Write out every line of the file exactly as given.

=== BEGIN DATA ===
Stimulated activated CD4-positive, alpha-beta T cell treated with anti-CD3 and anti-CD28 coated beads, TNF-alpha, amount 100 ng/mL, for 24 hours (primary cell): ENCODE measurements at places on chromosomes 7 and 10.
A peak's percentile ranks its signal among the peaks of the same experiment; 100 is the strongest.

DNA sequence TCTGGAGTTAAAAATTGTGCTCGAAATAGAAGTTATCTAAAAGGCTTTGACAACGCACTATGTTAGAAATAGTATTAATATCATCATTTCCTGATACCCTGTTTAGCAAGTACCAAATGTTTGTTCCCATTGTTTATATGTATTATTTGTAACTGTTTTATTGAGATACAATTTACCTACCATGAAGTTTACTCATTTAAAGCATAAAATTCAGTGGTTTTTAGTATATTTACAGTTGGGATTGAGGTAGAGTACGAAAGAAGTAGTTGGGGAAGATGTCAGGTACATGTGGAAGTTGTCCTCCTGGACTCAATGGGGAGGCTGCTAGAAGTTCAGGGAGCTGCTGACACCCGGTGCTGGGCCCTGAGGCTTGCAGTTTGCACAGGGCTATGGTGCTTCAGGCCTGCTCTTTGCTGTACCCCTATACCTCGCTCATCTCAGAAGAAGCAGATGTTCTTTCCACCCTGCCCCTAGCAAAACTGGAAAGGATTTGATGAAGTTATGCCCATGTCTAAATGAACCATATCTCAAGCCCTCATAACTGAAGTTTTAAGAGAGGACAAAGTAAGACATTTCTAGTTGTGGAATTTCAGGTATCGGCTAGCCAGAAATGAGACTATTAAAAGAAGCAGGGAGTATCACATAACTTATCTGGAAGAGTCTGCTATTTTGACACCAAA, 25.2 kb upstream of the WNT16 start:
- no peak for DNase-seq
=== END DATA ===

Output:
Stimulated activated CD4-positive, alpha-beta T cell treated with anti-CD3 and anti-CD28 coated beads, TNF-alpha, amount 100 ng/mL, for 24 hours (primary cell): ENCODE measurements at places on chromosomes 7 and 10.
A peak's percentile ranks its signal among the peaks of the same experiment; 100 is the strongest.

DNA sequence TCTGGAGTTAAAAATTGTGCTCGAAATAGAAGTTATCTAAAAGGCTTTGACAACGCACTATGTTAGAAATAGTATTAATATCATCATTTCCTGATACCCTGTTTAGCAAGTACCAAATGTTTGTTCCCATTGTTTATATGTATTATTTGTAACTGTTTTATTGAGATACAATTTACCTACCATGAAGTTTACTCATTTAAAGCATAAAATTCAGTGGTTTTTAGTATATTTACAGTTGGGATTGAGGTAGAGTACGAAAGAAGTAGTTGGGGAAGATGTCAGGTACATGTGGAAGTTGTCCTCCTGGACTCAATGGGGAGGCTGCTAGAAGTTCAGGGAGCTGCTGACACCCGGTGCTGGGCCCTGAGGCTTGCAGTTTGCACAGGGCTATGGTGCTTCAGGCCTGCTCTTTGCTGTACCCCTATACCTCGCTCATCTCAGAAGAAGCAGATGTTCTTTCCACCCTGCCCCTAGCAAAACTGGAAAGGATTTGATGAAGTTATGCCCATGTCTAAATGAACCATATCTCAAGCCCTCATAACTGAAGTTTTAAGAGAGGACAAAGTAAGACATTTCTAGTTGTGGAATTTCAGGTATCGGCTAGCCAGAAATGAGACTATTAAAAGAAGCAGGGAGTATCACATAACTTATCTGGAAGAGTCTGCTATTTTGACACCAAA, 25.2 kb upstream of the WNT16 start:
- no peak for DNase-seq